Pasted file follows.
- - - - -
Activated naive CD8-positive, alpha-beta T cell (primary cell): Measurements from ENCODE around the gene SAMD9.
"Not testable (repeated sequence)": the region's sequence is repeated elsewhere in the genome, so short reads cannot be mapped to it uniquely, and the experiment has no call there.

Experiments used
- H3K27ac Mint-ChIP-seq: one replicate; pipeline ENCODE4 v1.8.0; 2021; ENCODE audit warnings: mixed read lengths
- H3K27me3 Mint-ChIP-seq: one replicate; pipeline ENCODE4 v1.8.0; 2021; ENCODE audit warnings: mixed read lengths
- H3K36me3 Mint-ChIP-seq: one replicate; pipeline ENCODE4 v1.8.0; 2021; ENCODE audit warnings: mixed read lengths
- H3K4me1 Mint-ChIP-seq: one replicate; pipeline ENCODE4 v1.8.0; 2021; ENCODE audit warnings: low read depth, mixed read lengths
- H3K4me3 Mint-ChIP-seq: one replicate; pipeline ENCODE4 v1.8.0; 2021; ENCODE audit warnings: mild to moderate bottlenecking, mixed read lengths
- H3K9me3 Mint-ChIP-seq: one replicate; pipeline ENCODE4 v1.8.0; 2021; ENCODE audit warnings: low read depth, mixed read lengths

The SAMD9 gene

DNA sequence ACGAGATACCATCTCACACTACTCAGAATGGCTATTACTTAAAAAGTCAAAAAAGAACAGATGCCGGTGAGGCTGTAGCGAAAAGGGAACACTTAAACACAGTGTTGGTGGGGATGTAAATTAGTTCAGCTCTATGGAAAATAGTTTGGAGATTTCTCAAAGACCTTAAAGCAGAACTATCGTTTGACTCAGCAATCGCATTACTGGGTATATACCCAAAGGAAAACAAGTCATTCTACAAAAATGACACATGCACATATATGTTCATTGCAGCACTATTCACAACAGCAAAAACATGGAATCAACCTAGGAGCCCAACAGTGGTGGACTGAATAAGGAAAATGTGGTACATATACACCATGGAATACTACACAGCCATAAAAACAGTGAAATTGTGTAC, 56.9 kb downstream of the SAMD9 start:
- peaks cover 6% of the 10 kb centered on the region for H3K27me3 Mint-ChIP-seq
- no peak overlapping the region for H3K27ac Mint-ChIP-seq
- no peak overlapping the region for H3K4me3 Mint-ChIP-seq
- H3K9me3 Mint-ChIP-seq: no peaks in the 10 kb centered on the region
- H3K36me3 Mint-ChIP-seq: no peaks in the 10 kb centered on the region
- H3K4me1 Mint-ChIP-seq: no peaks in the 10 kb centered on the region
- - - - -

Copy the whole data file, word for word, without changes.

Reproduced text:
Activated naive CD8-positive, alpha-beta T cell (primary cell): Measurements from ENCODE around the gene SAMD9.
"Not testable (repeated sequence)": the region's sequence is repeated elsewhere in the genome, so short reads cannot be mapped to it uniquely, and the experiment has no call there.

Experiments used
- H3K27ac Mint-ChIP-seq: one replicate; pipeline ENCODE4 v1.8.0; 2021; ENCODE audit warnings: mixed read lengths
- H3K27me3 Mint-ChIP-seq: one replicate; pipeline ENCODE4 v1.8.0; 2021; ENCODE audit warnings: mixed read lengths
- H3K36me3 Mint-ChIP-seq: one replicate; pipeline ENCODE4 v1.8.0; 2021; ENCODE audit warnings: mixed read lengths
- H3K4me1 Mint-ChIP-seq: one replicate; pipeline ENCODE4 v1.8.0; 2021; ENCODE audit warnings: low read depth, mixed read lengths
- H3K4me3 Mint-ChIP-seq: one replicate; pipeline ENCODE4 v1.8.0; 2021; ENCODE audit warnings: mild to moderate bottlenecking, mixed read lengths
- H3K9me3 Mint-ChIP-seq: one replicate; pipeline ENCODE4 v1.8.0; 2021; ENCODE audit warnings: low read depth, mixed read lengths

The SAMD9 gene

DNA sequence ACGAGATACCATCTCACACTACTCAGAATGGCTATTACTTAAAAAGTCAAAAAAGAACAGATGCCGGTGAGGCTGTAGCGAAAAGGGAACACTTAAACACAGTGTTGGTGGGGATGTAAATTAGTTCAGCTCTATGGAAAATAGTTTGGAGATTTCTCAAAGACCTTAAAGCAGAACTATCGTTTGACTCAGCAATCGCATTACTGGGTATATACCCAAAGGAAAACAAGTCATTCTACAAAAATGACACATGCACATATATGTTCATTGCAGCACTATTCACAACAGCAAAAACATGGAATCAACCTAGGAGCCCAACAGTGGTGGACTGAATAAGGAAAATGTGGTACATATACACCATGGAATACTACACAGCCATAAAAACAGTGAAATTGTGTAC, 56.9 kb downstream of the SAMD9 start:
- peaks cover 6% of the 10 kb centered on the region for H3K27me3 Mint-ChIP-seq
- no peak overlapping the region for H3K27ac Mint-ChIP-seq
- no peak overlapping the region for H3K4me3 Mint-ChIP-seq
- H3K9me3 Mint-ChIP-seq: no peaks in the 10 kb centered on the region
- H3K36me3 Mint-ChIP-seq: no peaks in the 10 kb centered on the region
- H3K4me1 Mint-ChIP-seq: no peaks in the 10 kb centered on the region